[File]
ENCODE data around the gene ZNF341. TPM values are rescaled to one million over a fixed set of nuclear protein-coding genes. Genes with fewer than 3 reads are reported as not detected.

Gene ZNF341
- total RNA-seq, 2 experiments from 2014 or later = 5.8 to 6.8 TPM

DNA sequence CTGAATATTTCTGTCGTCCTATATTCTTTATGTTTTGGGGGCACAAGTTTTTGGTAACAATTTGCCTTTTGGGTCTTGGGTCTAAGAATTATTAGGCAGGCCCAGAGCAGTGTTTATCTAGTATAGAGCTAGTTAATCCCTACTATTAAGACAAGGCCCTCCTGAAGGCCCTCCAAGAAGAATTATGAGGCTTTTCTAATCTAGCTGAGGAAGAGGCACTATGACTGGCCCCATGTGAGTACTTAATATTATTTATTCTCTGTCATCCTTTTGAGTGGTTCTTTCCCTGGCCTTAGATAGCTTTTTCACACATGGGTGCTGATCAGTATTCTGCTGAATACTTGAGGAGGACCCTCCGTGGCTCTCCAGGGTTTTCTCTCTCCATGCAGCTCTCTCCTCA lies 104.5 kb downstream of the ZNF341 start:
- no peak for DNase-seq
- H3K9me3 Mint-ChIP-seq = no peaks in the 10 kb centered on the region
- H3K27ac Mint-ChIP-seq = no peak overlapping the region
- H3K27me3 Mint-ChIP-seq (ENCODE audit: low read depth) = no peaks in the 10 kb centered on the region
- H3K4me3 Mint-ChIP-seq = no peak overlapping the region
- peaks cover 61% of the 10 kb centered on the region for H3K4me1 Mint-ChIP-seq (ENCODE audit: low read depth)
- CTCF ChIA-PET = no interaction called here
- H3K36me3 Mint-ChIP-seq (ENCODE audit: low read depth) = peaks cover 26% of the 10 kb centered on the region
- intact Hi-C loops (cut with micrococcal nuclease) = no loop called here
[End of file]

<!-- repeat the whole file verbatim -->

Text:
ENCODE data around the gene ZNF341. TPM values are rescaled to one million over a fixed set of nuclear protein-coding genes. Genes with fewer than 3 reads are reported as not detected.

Gene ZNF341
- total RNA-seq, 2 experiments from 2014 or later = 5.8 to 6.8 TPM

DNA sequence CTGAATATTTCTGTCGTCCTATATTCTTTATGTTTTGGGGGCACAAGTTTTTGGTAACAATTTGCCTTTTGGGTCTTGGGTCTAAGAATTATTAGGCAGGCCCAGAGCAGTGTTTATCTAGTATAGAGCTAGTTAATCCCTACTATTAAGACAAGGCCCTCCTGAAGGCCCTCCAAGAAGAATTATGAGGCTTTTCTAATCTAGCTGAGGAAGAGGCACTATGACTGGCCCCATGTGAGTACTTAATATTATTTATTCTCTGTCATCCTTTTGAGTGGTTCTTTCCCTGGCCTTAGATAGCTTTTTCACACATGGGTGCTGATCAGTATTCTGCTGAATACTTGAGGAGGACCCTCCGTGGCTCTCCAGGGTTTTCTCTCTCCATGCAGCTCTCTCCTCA lies 104.5 kb downstream of the ZNF341 start:
- no peak for DNase-seq
- H3K9me3 Mint-ChIP-seq = no peaks in the 10 kb centered on the region
- H3K27ac Mint-ChIP-seq = no peak overlapping the region
- H3K27me3 Mint-ChIP-seq (ENCODE audit: low read depth) = no peaks in the 10 kb centered on the region
- H3K4me3 Mint-ChIP-seq = no peak overlapping the region
- peaks cover 61% of the 10 kb centered on the region for H3K4me1 Mint-ChIP-seq (ENCODE audit: low read depth)
- CTCF ChIA-PET = no interaction called here
- H3K36me3 Mint-ChIP-seq (ENCODE audit: low read depth) = peaks cover 26% of the 10 kb centered on the region
- intact Hi-C loops (cut with micrococcal nuclease) = no loop called here